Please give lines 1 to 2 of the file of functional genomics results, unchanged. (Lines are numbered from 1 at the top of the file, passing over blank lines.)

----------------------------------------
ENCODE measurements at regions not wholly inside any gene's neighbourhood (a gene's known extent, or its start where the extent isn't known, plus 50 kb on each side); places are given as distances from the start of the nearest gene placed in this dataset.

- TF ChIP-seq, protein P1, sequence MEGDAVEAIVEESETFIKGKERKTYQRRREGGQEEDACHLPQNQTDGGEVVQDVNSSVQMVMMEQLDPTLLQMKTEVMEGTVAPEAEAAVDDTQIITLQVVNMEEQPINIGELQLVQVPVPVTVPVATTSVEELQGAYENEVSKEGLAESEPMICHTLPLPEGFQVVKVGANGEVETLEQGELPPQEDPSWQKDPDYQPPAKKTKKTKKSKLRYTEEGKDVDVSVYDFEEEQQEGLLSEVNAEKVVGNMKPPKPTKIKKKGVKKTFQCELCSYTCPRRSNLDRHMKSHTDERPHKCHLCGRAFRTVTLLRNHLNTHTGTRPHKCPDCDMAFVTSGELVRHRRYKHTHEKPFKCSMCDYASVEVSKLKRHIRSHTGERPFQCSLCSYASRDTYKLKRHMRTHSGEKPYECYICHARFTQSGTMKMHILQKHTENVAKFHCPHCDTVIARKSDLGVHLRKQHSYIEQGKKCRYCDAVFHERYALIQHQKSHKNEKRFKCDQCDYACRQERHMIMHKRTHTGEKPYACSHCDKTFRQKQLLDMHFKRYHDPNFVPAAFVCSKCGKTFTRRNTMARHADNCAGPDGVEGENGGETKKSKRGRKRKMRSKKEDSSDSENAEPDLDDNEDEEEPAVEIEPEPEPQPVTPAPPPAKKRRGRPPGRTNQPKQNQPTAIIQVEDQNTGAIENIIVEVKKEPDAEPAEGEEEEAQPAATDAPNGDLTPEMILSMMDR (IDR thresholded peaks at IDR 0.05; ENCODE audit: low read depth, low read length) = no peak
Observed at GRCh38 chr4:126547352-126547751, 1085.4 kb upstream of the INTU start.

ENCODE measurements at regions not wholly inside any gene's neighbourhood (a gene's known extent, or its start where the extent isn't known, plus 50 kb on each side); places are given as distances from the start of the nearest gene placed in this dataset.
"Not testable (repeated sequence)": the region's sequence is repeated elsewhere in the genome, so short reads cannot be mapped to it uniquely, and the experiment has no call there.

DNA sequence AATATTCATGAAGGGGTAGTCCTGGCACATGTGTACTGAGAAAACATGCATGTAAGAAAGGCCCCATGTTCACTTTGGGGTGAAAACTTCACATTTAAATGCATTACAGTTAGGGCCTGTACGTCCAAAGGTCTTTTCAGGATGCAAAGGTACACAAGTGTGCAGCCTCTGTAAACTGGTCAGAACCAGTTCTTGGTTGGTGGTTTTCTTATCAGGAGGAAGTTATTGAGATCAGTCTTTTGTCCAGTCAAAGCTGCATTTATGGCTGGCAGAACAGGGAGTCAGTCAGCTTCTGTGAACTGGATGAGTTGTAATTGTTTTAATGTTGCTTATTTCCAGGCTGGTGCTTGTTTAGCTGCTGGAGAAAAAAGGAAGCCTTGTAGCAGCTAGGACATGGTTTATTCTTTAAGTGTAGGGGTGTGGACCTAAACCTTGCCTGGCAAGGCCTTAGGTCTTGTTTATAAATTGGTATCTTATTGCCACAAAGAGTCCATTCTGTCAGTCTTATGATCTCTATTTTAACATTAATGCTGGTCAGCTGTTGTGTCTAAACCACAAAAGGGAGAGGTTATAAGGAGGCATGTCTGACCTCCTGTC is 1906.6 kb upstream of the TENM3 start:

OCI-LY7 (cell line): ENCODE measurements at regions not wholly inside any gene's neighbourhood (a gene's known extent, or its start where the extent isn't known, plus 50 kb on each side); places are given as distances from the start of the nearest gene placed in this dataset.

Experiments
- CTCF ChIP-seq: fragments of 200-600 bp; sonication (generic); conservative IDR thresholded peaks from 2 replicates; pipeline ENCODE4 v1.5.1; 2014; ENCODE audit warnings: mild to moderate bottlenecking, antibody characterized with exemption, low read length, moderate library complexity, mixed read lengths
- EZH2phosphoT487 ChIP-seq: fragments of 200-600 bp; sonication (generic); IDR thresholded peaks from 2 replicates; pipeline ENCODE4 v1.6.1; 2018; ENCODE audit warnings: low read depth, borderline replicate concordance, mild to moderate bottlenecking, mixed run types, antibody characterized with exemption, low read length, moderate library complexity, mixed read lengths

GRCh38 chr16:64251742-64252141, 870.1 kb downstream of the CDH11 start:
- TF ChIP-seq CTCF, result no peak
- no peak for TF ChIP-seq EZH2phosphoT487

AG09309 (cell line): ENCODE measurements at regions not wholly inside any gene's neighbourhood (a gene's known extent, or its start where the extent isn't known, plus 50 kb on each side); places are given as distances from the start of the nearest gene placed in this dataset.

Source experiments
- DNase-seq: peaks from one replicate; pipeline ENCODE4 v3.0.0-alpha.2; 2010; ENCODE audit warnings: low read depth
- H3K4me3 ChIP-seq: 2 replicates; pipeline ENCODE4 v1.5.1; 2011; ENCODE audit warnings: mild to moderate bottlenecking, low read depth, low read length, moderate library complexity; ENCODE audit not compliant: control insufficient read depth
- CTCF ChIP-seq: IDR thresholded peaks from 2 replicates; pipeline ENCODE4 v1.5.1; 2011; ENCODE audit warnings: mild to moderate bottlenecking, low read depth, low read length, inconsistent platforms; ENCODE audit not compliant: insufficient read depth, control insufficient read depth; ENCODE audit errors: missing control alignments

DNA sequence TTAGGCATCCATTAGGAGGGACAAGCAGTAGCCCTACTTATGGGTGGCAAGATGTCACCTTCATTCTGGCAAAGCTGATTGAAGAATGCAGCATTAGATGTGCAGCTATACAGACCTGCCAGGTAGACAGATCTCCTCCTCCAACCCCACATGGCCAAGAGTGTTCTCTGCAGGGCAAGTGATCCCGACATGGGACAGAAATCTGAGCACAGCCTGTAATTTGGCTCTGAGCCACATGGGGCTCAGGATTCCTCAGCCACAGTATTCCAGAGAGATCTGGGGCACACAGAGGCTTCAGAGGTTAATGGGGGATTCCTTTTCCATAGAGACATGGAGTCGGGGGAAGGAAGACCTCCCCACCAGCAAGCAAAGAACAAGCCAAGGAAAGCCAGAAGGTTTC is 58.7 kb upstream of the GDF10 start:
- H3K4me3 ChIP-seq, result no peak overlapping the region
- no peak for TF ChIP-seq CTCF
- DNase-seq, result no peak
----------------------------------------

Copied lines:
ENCODE measurements at regions not wholly inside any gene's neighbourhood (a gene's known extent, or its start where the extent isn't known, plus 50 kb on each side); places are given as distances from the start of the nearest gene placed in this dataset.

- TF ChIP-seq, protein P1, sequence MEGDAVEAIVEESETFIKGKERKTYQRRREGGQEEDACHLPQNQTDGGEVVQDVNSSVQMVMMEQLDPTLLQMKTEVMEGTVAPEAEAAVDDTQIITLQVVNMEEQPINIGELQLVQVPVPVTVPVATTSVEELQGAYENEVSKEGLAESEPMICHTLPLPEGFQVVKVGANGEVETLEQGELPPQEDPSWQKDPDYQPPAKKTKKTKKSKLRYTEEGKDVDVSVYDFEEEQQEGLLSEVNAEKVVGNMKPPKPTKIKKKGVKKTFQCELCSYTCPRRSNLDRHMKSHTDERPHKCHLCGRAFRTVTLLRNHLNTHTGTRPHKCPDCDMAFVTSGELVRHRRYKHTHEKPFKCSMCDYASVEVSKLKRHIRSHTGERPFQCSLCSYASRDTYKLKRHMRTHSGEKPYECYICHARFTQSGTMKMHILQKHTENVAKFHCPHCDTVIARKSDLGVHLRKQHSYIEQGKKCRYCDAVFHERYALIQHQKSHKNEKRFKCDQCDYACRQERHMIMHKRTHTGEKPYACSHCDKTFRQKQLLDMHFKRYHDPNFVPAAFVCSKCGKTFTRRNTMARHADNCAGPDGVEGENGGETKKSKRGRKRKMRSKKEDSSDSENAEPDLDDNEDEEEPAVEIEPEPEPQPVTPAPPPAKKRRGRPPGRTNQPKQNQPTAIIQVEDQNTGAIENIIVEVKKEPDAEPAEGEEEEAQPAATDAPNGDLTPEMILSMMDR (IDR thresholded peaks at IDR 0.05; ENCODE audit: low read depth, low read length) = no peak